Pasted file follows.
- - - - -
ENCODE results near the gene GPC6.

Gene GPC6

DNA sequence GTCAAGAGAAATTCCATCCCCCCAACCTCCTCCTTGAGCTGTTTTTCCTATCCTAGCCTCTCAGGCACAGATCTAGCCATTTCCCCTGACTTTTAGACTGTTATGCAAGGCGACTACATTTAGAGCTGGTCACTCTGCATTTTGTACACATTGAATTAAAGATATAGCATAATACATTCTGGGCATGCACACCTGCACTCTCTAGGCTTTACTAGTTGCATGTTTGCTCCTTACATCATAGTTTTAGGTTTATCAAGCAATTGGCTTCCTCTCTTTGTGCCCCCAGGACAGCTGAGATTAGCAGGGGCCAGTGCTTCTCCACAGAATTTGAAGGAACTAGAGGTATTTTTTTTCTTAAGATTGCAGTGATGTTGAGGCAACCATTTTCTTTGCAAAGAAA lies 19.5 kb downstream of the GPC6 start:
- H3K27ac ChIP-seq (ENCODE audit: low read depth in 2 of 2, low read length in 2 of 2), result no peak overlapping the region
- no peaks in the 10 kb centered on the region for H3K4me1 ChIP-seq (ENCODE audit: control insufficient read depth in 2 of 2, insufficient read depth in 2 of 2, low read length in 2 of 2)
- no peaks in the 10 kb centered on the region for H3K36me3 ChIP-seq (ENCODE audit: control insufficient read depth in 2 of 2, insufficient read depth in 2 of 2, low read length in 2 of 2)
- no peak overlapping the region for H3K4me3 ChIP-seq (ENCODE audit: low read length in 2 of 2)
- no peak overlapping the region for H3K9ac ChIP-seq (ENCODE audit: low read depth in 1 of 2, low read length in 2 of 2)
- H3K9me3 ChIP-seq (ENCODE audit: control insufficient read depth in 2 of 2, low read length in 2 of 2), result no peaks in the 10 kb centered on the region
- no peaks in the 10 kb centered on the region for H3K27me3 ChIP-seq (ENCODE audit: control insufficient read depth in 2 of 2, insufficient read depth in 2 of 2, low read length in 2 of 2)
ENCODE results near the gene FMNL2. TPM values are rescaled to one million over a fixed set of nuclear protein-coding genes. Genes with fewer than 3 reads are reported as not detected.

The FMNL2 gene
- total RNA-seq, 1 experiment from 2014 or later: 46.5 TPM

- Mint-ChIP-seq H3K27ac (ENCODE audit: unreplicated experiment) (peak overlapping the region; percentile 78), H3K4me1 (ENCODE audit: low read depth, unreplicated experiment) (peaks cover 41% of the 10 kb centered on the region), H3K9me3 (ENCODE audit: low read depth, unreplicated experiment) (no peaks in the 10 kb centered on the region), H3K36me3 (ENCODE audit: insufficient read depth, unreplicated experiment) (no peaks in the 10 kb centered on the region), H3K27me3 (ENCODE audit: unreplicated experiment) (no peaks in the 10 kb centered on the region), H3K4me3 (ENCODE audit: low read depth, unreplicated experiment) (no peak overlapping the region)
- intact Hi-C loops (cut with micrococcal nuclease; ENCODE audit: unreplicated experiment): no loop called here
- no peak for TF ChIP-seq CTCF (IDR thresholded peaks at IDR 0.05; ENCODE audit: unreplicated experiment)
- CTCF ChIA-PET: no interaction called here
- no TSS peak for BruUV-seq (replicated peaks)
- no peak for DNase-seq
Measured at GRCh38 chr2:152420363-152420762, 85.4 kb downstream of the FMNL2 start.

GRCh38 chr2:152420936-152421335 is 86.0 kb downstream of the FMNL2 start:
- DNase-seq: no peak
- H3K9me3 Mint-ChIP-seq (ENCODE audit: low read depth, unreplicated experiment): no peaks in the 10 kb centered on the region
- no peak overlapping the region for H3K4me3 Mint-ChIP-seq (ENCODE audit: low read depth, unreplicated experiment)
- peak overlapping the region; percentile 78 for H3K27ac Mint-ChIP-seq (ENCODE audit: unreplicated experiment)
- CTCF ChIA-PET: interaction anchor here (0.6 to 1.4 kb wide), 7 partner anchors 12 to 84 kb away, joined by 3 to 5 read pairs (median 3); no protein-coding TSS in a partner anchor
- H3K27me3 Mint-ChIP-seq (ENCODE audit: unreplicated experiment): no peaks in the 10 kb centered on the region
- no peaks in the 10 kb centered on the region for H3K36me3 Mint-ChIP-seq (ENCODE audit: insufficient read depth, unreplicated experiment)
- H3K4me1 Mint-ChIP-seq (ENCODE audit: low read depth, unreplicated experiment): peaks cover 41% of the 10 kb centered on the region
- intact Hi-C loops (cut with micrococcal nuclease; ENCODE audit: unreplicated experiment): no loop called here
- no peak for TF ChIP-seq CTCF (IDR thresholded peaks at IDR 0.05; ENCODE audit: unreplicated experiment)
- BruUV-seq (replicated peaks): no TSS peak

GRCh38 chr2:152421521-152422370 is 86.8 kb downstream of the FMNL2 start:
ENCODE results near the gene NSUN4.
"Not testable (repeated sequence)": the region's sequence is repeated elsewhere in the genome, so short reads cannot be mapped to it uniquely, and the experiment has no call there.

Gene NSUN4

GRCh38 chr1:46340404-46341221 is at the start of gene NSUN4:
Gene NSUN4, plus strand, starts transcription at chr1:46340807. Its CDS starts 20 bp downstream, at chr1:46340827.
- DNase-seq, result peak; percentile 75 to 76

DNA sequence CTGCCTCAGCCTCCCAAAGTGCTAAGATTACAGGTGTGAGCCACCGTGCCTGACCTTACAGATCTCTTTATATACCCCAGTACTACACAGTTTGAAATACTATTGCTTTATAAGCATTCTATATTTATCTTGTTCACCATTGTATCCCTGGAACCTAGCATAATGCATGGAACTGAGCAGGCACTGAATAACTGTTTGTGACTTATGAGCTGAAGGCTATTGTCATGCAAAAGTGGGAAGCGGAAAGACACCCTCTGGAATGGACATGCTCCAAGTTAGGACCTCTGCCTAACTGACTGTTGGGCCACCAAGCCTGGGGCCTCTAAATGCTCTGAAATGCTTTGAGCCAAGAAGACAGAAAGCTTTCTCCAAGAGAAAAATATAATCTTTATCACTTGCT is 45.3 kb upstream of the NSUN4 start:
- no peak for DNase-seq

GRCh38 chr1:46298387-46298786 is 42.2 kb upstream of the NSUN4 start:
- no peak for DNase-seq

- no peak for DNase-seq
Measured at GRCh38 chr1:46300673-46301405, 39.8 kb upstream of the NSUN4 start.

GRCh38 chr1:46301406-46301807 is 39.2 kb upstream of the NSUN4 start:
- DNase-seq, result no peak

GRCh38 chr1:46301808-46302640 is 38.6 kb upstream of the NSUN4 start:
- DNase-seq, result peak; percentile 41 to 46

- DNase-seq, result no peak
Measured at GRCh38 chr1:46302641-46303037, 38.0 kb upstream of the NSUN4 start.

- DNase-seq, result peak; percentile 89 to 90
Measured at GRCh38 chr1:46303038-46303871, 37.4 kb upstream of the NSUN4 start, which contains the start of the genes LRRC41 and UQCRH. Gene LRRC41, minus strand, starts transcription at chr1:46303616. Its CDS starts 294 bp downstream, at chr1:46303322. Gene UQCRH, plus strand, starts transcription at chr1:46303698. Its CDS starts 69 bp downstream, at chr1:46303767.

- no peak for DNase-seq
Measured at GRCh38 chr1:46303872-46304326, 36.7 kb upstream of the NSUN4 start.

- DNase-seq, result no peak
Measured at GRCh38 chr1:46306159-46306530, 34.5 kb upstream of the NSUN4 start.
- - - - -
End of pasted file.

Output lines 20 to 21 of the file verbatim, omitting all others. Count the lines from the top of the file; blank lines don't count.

Measured at GRCh38 chr2:152420363-152420762, 85.4 kb downstream of the FMNL2 start.

GRCh38 chr2:152420936-152421335 is 86.0 kb downstream of the FMNL2 start: